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Am I Fat?

“You fat,” Teacher Lanpoon told me after I took a second helping of coconut candy, a specialty treat from one of the girls who recently visited Chiang Khan.

“I’m what?” I asked, thinking that maybe she used the wrong word, but knowing she didn’t.

“Fat. Like heavy,” she offered. “F.A.T.”

“Right. Thanks?

It’s something I both admire and loathe about Thai culture. They are blunt, and blatant honesty is something to celebrate. On the other hand, though, they don’t understand that other cultures would never be this forthcoming when it comes to something like body shape.

I try to be accepting of the cultural difference, and most of the time it rolls right off my back. But there are times when I walk into a store (or market stall, usually) and the owner exclaims, “big size! Have big size!” with all the excitement that a car salesman would have if you walked in with a long list of requirements for a Porsche 911 and he just happened to have your dream car sitting on the showroom floor.

But I wasn’t looking for big sizes. I was just looking for my size, and now I’m no longer looking. As soon as I hear that remark, I walk right back out. I can’t help it. I know he/she is just being nice, but I no longer want to spend my money on a “big size.”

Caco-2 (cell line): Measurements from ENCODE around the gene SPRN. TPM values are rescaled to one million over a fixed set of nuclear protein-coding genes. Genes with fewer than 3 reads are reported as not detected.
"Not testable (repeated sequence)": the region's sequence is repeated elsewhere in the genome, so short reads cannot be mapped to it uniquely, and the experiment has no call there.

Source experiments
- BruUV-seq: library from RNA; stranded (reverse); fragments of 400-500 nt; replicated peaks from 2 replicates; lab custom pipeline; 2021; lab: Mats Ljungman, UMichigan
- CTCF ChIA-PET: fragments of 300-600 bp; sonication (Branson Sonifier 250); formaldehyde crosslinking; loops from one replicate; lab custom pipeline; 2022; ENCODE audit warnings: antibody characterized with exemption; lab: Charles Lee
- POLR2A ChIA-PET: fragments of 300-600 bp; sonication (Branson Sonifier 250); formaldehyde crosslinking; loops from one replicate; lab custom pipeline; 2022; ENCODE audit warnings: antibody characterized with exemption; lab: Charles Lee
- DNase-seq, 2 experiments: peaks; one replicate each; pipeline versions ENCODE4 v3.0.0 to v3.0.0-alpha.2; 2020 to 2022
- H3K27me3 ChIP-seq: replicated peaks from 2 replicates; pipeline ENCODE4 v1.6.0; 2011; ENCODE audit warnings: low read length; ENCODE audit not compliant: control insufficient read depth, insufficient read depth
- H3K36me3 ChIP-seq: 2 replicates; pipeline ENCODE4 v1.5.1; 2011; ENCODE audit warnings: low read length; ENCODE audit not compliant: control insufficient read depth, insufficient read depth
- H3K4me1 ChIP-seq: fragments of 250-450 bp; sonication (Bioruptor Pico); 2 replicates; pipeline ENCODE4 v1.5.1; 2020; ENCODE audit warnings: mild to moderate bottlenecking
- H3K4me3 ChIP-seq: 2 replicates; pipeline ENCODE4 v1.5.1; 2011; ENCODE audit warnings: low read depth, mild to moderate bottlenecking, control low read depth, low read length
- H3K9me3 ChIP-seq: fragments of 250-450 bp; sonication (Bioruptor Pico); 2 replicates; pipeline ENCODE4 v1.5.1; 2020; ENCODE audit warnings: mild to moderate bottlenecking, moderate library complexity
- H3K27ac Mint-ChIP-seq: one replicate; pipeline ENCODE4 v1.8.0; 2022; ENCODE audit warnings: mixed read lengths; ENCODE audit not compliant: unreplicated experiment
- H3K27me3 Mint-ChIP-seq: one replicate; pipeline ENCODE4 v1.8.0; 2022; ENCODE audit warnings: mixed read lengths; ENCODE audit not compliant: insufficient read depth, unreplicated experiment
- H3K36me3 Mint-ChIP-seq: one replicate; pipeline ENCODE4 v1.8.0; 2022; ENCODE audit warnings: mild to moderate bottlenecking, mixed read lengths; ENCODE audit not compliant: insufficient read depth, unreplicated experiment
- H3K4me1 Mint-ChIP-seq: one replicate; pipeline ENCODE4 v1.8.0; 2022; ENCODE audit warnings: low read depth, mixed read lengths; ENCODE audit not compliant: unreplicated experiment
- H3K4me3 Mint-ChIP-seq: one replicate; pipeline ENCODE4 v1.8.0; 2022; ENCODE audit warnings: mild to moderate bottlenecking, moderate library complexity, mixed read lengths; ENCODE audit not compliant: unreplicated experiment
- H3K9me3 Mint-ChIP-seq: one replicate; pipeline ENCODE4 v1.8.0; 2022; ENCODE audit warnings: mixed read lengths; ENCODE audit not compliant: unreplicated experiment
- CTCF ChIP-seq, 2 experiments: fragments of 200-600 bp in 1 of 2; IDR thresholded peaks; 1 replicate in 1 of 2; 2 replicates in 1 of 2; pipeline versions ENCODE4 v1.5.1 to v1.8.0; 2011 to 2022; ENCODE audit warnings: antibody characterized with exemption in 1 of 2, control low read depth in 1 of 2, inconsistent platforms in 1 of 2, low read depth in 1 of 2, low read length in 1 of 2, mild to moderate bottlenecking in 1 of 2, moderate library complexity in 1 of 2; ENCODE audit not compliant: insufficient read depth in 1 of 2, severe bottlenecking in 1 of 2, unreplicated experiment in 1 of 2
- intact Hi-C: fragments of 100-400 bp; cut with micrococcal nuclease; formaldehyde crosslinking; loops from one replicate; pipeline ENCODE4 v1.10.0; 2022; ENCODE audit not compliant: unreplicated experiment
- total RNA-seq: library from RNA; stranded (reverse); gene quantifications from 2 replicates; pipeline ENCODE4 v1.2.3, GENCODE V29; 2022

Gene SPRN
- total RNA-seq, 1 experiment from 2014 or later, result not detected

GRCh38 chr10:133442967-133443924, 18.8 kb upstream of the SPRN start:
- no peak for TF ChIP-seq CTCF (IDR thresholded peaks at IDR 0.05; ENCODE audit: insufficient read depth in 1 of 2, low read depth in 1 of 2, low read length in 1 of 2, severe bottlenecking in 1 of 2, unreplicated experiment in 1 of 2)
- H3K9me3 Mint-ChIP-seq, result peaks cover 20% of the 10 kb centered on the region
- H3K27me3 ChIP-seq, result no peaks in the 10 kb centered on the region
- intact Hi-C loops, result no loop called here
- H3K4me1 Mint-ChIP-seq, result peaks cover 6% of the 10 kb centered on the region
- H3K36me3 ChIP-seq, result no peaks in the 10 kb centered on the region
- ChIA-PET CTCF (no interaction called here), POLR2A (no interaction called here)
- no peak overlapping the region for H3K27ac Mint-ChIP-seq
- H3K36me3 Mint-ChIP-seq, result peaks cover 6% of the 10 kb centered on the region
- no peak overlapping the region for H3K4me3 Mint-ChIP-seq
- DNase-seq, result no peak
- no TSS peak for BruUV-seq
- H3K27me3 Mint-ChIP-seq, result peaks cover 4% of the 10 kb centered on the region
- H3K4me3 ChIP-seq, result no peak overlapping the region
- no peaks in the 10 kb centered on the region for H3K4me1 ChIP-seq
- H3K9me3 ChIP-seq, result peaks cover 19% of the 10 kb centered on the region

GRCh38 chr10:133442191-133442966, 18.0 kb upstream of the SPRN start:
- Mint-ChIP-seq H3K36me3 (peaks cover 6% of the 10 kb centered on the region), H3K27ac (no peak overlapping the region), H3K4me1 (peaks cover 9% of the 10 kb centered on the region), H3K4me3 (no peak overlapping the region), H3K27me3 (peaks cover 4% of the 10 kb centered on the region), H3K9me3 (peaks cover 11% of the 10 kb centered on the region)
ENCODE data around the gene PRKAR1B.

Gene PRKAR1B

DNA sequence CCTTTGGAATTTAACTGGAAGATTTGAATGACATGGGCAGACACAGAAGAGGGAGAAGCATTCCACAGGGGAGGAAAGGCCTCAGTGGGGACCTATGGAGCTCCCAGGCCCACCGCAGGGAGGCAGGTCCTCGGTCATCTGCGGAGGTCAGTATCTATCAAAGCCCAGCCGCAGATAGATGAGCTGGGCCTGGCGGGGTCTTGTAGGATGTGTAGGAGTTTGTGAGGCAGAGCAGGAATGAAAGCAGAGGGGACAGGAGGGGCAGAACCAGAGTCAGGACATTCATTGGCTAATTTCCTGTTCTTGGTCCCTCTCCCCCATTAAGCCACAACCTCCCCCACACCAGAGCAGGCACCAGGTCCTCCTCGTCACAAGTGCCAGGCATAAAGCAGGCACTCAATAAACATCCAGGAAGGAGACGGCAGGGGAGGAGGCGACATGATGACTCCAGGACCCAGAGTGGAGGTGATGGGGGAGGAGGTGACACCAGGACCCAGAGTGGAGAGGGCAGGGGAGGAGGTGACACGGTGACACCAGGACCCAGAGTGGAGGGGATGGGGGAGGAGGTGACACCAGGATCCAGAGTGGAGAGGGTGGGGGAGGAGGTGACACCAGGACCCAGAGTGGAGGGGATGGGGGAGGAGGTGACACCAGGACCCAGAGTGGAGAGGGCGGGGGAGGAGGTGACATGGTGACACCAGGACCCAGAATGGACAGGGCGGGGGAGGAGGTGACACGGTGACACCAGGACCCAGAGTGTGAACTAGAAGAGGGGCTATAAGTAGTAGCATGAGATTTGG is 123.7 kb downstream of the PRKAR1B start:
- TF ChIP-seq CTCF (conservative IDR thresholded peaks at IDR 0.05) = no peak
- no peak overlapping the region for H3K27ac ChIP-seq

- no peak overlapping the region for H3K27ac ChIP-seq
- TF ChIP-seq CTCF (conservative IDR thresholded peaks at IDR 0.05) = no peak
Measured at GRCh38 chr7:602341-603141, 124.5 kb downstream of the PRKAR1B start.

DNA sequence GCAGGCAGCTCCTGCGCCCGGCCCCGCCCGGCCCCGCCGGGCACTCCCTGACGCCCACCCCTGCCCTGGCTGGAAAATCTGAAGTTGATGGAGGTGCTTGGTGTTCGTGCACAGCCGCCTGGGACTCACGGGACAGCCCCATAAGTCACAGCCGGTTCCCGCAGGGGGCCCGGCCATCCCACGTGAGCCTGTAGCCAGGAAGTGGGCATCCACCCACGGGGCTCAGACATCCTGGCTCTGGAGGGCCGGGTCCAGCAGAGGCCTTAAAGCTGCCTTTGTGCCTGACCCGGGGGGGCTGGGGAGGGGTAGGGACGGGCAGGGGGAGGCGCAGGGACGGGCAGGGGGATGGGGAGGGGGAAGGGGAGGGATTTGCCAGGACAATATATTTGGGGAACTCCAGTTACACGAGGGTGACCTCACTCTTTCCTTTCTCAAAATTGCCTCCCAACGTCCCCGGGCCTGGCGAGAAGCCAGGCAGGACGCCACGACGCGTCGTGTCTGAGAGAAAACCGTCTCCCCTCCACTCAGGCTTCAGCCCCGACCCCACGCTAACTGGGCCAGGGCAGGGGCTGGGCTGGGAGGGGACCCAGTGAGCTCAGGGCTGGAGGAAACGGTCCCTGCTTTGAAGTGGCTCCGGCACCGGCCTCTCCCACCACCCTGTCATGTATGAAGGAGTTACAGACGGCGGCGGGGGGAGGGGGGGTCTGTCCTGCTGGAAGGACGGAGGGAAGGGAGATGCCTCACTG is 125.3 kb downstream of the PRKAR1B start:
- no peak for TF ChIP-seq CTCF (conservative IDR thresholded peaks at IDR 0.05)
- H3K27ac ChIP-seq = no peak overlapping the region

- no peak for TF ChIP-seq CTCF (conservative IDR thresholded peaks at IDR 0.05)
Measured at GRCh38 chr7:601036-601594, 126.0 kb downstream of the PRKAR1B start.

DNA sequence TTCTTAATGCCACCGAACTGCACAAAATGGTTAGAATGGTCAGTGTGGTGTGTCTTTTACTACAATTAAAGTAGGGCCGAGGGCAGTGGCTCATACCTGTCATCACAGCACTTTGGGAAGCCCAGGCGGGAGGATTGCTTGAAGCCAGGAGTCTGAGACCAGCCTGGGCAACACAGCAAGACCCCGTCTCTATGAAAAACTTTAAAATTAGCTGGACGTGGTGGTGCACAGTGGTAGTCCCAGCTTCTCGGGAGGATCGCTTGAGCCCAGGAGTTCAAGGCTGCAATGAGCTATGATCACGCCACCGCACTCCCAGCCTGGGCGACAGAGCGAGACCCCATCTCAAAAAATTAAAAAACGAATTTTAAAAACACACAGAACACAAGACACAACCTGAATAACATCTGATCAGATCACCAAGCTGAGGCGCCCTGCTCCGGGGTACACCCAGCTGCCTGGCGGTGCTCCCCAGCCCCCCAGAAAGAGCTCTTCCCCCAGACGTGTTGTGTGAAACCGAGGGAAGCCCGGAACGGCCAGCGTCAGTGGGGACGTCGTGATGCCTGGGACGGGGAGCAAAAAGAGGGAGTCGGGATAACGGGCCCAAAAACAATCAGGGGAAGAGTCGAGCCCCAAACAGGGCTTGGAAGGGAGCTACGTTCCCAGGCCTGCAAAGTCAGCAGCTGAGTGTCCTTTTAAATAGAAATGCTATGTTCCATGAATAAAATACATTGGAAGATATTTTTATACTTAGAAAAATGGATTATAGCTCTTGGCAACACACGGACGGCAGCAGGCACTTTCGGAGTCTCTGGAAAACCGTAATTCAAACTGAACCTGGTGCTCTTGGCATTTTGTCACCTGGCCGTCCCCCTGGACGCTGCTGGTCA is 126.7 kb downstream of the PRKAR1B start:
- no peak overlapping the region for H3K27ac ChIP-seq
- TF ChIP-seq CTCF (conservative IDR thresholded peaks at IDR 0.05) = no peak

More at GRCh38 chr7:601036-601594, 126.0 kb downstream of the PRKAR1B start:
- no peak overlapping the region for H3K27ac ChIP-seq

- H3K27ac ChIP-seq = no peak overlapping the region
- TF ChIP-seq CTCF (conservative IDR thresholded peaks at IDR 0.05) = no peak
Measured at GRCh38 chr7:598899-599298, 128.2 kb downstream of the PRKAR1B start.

I’m not fat by American standards, and to be quite honest, many of the Thais are my same size or bigger, but it’s as if my foreignness simply makes me fat.

It also makes me white.


Standing at our morning flag ceremony, Teacher Mai came over to practice her English with me. She held her arm out to mine, placing them side by side. She pointed to hers and said “black,” then pointed to mine and said “white.” When I looked at the two, I saw exactly the same color.

I’m not ashamed of being white, and it’s something the Thais admire very much (which is quite apparent with the overwhelming availability of whitening supplies – body lotions, sunscreens, face cream, shampoo, makeup…), but I can’t understand how, when looking at two things literally touching, one can see a difference that isn’t there.

I certainly don’t need to be informed that I’m white, nor do I need to be told that candy will make me fat. Both of these I already know. I can’t change my skin color apart from tanning, and I’m probably not going to stop eating candy.

In fact, I had a refreshing taste of reality just last weekend while buying treats in a candy shop in Khon Kaen.

“Where you from?” asked the woman behind the counter. Upon hearing my response, she replied with shock, “But you no big! Everybody I see from America is big,” and she held her hands away from her body to demonstrate just how much bigger Americans are.

“I’m big for Thailand,” I said with a laugh.

“Oh no,” she replied. “I think you same-same. Yes, same-same as Thailand.”

Well, it’s about time someone saw things clearly!

“Thank you! I’ll take two bags of candy.”

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